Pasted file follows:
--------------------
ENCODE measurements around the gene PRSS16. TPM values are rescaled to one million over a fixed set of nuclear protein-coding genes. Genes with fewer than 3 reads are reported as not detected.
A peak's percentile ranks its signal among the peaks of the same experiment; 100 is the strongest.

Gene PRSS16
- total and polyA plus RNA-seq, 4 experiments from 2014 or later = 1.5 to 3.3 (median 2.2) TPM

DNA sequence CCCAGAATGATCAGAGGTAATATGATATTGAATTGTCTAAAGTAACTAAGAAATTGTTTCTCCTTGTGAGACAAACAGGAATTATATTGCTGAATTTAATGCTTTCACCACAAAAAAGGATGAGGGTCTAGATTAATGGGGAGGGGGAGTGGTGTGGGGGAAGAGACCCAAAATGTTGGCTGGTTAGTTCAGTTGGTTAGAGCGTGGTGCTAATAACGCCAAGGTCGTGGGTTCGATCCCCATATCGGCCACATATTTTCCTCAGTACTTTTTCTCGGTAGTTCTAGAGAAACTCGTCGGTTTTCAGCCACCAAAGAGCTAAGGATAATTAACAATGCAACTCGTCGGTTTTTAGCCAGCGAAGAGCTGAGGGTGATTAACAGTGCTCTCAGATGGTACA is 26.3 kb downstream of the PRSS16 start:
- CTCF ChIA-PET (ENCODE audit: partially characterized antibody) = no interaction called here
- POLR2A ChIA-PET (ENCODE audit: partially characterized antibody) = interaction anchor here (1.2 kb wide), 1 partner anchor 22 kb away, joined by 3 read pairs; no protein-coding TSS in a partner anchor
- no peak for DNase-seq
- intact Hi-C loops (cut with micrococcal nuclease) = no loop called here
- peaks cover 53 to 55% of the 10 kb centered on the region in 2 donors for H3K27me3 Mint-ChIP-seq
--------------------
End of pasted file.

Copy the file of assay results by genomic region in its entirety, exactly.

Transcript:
ENCODE measurements around the gene PRSS16. TPM values are rescaled to one million over a fixed set of nuclear protein-coding genes. Genes with fewer than 3 reads are reported as not detected.
A peak's percentile ranks its signal among the peaks of the same experiment; 100 is the strongest.

Gene PRSS16
- total and polyA plus RNA-seq, 4 experiments from 2014 or later = 1.5 to 3.3 (median 2.2) TPM

DNA sequence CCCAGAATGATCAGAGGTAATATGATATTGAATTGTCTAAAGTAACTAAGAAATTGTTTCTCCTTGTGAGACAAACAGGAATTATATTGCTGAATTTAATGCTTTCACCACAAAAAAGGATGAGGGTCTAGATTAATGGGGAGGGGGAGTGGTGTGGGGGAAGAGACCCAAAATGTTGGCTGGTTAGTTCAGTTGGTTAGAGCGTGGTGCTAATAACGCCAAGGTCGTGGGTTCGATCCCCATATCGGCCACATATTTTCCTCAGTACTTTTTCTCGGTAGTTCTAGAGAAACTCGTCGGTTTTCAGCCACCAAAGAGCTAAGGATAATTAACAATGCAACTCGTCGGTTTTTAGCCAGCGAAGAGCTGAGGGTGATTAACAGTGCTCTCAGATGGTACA is 26.3 kb downstream of the PRSS16 start:
- CTCF ChIA-PET (ENCODE audit: partially characterized antibody) = no interaction called here
- POLR2A ChIA-PET (ENCODE audit: partially characterized antibody) = interaction anchor here (1.2 kb wide), 1 partner anchor 22 kb away, joined by 3 read pairs; no protein-coding TSS in a partner anchor
- no peak for DNase-seq
- intact Hi-C loops (cut with micrococcal nuclease) = no loop called here
- peaks cover 53 to 55% of the 10 kb centered on the region in 2 donors for H3K27me3 Mint-ChIP-seq